PANDEMIC NEWS UPDATE: Europe blocks U.S. travelers; American Airlines ditches social distancing; Airbus to cut thousands of jobs; U.S. lawmakers look to bolster R&D spending
By Cat Hofacker|July 1, 2020
Our weekly compendium of coronavirus news
The European Union is opening its external borders to travelers from 15 countries, effective today. The United States is not on the list of approved countries, released yesterday, which must meet criteria including a “stable or decreasing trend” of new covid-19 cases over the last 14 days. The list will be revised every two weeks by the European Council, which is comprised of the leaders of EU member states.
As of today, American Airlines will no longer block out middle seats, allowing flights to be booked at full capacity. In a press release on Friday, the airline said that in lieu of social distancing, it will rely on preventive measures to reduce transmission of the virus, including increased enforcement of face-covering requirements and asking passengers for verbal confirmation that they are symptom-free.
Airbus on Tuesday announced plans to cut about 15,000 jobs over the next year, citing a 40% reduction in commercial aircraft business in recent months triggered by the pandemic. “With air traffic not expected to recover to pre-COVID levels before 2023 and potentially as late as 2025, Airbus now needs to take additional measures,” the company said in a press release.
Air carriers in the Lufthansa Group will put an additional 200 aircraft in the air through the end of September, a 50% increase over the June fleet. “Demand is increasing, in the short term but also in the long term,” the group said in a press release on Monday.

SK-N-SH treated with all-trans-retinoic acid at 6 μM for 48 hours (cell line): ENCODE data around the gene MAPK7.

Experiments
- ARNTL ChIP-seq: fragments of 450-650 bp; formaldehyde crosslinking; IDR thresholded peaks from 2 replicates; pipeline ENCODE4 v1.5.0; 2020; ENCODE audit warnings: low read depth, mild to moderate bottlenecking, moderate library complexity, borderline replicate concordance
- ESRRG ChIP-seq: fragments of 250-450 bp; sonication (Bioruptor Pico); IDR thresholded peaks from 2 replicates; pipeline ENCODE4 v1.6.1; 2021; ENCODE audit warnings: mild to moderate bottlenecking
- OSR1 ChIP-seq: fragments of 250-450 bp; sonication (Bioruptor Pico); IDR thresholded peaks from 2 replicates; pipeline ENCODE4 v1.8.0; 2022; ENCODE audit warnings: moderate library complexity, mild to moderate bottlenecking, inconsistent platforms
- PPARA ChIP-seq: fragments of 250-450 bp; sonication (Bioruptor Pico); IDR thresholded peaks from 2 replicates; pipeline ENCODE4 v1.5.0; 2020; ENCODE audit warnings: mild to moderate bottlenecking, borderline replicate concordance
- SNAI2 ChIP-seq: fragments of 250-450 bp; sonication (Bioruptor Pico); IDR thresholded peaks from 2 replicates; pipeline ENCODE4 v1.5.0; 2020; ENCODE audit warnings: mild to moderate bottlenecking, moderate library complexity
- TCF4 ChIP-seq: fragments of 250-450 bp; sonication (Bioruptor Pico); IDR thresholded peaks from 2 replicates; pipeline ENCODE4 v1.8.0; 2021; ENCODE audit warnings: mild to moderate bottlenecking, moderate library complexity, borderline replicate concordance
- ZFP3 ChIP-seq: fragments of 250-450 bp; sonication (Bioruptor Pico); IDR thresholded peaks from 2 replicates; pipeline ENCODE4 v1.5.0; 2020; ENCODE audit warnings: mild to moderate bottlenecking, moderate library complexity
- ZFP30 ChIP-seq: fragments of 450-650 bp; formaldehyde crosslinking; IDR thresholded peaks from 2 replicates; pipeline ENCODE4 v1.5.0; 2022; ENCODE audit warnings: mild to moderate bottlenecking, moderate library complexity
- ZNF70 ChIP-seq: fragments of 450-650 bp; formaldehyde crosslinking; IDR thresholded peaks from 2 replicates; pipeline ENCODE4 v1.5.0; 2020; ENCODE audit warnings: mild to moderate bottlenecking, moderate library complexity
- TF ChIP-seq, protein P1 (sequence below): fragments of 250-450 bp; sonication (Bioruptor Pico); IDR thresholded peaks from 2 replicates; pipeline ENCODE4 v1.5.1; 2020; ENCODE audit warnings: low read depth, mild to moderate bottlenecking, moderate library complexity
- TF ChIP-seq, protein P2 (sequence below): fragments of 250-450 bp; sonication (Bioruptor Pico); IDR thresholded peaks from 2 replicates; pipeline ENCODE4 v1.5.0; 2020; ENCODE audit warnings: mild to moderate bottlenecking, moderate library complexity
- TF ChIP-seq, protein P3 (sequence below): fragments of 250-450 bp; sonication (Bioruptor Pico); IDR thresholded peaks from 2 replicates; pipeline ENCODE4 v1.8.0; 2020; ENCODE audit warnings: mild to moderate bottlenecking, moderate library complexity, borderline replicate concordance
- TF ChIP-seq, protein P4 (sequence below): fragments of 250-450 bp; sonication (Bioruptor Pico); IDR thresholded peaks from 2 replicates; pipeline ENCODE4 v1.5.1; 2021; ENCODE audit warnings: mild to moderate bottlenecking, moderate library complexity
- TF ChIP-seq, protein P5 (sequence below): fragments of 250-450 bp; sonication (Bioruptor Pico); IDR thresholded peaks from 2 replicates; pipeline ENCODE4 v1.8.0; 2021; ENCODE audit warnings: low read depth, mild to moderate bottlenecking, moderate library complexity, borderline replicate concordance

Allied Pilots Association, the pilots union for American Airlines, last week unveiled a plan for the U.S. government to purchase enough seats on U.S. flights to guarantee social distancing. In a press release, APA President Eric Ferguson said the Safe Essential Air Transportation Seating, or SEATS, initiative could stimulate travel demand and economic recovery because “passengers would be encouraged to fly more, airlines would be encouraged to operate more flights, and the government would ensure the preservation of critical transportation infrastructure and associated jobs.”
Lawmakers of both parties in the U.S. House last week introduced the RISE Act (short for Research Investment to Spark the Economy) to continue federally funded R&D studies interrupted by the pandemic. The $26 billion bill includes $350 million for NOAA, $2 billion for NASA and $3 billion for the Department of Defense, to be awarded to university researchers and national laboratories.